Prince William, Duke of Gloucester: Wikis


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This article is about the son of Anne of Great Britain. For the son of Frederick, Prince of Wales, see Prince William Henry, Duke of Gloucester and Edinburgh. For his son, see Prince William Frederick, Duke of Gloucester and Edinburgh
Prince William
Duke of Gloucester
Prince William of Denmark and Norway, shortly before his death at age 11.
House House of Oldenburg
Father Prince George of Denmark
Mother Anne of Great Britain
Born 24 June 1689(1689-06-24)
Died 29 July 1700 (aged 11)
Burial Westminster Abbey, London
William, Duke of Gloucester with his mother

Prince William of Denmark and Norway, Duke of Gloucester (24 July 1689 – 29 July 1700) was the only child of Prince George and Princess Anne of Denmark and Norway to survive infancy. His mother Anne became Queen of England, Scotland, and Ireland after his death.

As second in line to the English and Scottish thrones, after his mother, William was expected to succeed at some point in the future. On his birth, his uncle by marriage (but still a blood relative) King William III of England gave him the style Duke of Gloucester (but did not actually create him a duke) and in July 1696, on his seventh birthday[1], awarded him the Order of the Garter at Windsor. At the age of nine, his own household was formed.

William's health was poor throughout his life. He suffered convulsions soon after he was born, and his parents feared he would die. He recovered, and Anne moved him to Campden House near Kensington, where the air was believed to be better. By the time he turned three years old, he still neither spoke nor walked, and even as he grew older, he could not climb stairs without assistance. In spite of his physical weakness, his mind was said to be sharp, and William was reputed to be quite precocious. William took ill on the day after his eleventh birthday party. Physicians suspected smallpox, and performed the usual ineffective (and even dangerous) treatments of the day. He died a few days later. After his death, the Duke's autopsy revealed that he had suffered from hydrocephalus, which accounts for his poor balance. He was buried in Westminster Abbey.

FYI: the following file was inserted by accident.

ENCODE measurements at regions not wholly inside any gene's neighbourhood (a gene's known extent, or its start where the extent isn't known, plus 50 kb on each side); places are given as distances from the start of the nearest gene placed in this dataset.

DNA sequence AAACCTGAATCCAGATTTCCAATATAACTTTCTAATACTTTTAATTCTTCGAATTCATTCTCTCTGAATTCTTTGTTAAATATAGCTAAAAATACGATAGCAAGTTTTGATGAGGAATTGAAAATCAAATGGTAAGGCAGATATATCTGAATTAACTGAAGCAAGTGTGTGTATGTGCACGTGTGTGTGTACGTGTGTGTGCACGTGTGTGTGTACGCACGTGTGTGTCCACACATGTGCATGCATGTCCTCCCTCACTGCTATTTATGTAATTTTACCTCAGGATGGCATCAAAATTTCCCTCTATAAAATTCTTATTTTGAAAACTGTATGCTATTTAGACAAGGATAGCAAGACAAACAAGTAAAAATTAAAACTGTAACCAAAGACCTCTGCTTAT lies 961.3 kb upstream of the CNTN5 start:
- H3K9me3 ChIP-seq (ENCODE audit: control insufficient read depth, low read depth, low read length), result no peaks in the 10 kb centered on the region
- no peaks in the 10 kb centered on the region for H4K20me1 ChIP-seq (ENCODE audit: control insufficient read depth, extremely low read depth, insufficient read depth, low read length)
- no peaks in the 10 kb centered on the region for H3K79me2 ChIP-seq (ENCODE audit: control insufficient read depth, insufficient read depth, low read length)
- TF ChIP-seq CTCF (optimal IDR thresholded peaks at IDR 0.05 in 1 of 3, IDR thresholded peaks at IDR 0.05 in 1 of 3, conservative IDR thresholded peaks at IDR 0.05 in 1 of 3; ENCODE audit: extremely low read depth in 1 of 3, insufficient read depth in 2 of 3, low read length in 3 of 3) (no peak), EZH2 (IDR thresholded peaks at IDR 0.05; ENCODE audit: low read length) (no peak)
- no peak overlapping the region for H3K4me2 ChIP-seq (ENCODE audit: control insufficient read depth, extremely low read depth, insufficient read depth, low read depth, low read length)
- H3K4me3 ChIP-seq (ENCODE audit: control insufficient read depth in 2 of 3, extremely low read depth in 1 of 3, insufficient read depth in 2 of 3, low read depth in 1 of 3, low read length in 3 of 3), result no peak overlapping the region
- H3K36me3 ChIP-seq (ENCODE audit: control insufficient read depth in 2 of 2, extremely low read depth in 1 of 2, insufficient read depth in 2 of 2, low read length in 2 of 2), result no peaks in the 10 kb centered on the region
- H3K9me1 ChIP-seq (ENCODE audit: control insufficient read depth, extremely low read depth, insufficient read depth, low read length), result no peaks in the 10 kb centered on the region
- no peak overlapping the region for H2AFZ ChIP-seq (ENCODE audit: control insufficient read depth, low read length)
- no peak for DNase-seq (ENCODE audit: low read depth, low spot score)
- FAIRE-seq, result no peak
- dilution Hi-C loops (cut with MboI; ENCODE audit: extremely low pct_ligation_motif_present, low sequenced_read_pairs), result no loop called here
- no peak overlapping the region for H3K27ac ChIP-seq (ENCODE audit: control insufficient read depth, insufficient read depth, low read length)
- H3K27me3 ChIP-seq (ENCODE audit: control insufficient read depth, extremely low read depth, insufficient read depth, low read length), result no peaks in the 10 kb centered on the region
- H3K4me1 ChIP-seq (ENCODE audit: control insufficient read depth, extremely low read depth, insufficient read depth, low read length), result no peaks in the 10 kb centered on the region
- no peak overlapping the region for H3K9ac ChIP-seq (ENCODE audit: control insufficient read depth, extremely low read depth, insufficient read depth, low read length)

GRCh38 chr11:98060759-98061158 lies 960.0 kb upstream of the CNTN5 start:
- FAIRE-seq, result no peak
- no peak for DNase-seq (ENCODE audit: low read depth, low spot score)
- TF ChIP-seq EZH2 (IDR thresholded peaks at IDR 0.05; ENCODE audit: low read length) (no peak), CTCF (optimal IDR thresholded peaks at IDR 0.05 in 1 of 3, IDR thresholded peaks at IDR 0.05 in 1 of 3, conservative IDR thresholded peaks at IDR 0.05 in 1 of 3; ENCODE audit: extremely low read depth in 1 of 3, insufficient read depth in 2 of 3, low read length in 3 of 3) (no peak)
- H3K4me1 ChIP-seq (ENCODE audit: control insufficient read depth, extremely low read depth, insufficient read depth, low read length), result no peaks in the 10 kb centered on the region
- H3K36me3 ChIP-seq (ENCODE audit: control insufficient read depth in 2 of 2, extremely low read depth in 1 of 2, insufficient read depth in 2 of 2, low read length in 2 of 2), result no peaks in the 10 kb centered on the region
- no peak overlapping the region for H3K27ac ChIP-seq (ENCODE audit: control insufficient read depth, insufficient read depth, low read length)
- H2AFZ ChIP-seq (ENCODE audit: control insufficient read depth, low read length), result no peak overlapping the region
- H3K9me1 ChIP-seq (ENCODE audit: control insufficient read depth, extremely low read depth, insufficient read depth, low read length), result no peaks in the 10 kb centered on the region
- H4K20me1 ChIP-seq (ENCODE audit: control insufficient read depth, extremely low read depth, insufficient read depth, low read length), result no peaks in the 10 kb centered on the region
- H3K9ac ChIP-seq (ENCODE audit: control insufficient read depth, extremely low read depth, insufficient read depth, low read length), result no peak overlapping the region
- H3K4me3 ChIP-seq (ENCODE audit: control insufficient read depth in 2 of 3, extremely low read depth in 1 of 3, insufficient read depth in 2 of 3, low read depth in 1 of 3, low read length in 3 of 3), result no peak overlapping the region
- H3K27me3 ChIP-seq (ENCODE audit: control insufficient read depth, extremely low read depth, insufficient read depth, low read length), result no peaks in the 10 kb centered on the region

The Duke's death prompted the Act of Settlement 1701, which was designed to ensure the Protestant succession, and thus led indirectly to the transfer of the British and Irish thrones to the House of Hanover in 1714.



The capital of the Colony of Virginia, Williamsburg (founded 1699), named its main thoroughfare in his honor. The Duke of Gloucester Street is a wide avenue that extends from the Capitol building, past the Governor's Palace, to the College of William and Mary.

Titles, styles, honours and arms



As a presumed eventual heir to the throne, Prince William bore the coat of arms of the kingdom, with an inescutcheon semy of hearts gules three lions passant azure crowned or (for Denmark), the whole differenced by a label argent of three points, the centre point bearing a cross gules.[2]



  1. ^ Green, David Queen Anne (Collins, 1970) p. 73
  2. ^ Marks of Cadency in the British Royal Family


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